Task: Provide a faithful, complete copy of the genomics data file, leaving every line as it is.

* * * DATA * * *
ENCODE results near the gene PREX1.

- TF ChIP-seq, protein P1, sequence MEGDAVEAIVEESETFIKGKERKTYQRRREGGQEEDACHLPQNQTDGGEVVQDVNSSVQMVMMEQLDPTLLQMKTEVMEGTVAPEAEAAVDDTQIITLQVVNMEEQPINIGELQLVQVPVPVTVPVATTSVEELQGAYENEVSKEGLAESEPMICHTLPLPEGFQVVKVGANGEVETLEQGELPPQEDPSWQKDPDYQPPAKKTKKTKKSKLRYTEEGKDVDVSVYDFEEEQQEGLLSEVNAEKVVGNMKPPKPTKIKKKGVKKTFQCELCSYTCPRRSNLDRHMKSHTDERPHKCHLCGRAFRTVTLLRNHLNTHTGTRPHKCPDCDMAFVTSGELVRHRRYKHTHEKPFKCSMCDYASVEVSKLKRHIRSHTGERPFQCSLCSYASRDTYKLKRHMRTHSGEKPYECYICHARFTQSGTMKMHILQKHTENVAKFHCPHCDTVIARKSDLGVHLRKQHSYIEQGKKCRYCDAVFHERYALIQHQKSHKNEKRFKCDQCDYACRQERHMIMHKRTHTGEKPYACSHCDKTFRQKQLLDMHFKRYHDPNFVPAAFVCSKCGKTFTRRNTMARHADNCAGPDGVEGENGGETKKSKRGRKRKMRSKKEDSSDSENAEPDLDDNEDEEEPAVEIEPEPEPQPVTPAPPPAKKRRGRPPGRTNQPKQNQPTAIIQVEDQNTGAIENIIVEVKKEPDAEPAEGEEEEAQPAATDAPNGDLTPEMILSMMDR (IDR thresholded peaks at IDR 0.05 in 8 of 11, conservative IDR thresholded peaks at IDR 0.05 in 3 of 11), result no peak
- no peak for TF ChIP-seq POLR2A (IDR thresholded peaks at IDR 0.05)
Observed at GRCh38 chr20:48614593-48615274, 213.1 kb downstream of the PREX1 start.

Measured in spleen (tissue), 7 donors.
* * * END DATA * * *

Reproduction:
ENCODE results near the gene PREX1.

- TF ChIP-seq, protein P1, sequence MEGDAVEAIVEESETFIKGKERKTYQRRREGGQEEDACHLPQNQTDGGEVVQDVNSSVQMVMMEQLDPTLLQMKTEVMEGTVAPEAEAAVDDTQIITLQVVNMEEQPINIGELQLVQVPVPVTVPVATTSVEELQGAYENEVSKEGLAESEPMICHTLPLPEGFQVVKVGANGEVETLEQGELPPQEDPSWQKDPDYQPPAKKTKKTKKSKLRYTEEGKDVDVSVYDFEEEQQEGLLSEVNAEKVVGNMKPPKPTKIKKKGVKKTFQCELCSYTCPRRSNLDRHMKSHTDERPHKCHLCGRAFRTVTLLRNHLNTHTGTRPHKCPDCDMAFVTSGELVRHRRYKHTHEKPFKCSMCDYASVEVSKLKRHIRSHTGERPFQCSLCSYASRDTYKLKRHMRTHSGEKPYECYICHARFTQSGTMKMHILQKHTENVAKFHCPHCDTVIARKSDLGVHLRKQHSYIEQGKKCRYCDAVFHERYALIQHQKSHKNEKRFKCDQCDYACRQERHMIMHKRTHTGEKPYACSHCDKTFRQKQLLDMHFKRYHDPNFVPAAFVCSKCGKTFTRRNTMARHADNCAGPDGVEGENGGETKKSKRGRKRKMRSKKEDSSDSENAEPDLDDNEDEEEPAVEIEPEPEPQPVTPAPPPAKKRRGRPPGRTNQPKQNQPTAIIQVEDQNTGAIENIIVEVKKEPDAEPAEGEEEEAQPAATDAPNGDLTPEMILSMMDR (IDR thresholded peaks at IDR 0.05 in 8 of 11, conservative IDR thresholded peaks at IDR 0.05 in 3 of 11), result no peak
- no peak for TF ChIP-seq POLR2A (IDR thresholded peaks at IDR 0.05)
Observed at GRCh38 chr20:48614593-48615274, 213.1 kb downstream of the PREX1 start.

Measured in spleen (tissue), 7 donors.